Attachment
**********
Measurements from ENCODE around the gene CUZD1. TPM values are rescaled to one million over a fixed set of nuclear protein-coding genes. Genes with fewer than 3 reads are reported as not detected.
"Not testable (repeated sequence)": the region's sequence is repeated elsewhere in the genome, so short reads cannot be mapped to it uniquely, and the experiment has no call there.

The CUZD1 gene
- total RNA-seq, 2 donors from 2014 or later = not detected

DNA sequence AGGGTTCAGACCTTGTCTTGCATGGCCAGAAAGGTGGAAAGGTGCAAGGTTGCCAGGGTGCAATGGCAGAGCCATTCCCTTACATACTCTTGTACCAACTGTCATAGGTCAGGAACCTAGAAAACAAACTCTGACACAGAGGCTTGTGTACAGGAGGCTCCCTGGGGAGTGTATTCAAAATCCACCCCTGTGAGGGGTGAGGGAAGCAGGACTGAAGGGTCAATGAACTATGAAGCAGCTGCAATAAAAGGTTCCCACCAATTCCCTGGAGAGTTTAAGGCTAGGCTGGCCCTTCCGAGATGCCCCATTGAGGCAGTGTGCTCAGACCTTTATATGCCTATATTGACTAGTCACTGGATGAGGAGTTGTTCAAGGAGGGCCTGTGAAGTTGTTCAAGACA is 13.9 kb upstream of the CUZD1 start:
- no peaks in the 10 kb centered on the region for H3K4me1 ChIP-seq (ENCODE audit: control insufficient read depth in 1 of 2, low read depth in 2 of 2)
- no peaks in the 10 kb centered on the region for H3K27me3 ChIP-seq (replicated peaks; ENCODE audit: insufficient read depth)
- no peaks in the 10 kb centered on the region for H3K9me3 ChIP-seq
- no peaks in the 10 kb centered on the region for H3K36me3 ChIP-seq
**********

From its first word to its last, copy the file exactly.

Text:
Measurements from ENCODE around the gene CUZD1. TPM values are rescaled to one million over a fixed set of nuclear protein-coding genes. Genes with fewer than 3 reads are reported as not detected.
"Not testable (repeated sequence)": the region's sequence is repeated elsewhere in the genome, so short reads cannot be mapped to it uniquely, and the experiment has no call there.

The CUZD1 gene
- total RNA-seq, 2 donors from 2014 or later = not detected

DNA sequence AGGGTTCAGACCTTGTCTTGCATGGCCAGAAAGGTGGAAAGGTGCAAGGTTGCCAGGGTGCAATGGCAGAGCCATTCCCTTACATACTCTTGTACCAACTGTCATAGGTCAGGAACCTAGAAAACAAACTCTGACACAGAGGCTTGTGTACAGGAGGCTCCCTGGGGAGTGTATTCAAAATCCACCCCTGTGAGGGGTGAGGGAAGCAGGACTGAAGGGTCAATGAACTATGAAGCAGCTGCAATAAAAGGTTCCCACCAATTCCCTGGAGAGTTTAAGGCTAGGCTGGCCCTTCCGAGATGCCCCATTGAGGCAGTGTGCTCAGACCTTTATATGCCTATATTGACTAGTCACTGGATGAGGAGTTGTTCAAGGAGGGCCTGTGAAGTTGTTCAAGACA is 13.9 kb upstream of the CUZD1 start:
- no peaks in the 10 kb centered on the region for H3K4me1 ChIP-seq (ENCODE audit: control insufficient read depth in 1 of 2, low read depth in 2 of 2)
- no peaks in the 10 kb centered on the region for H3K27me3 ChIP-seq (replicated peaks; ENCODE audit: insufficient read depth)
- no peaks in the 10 kb centered on the region for H3K9me3 ChIP-seq
- no peaks in the 10 kb centered on the region for H3K36me3 ChIP-seq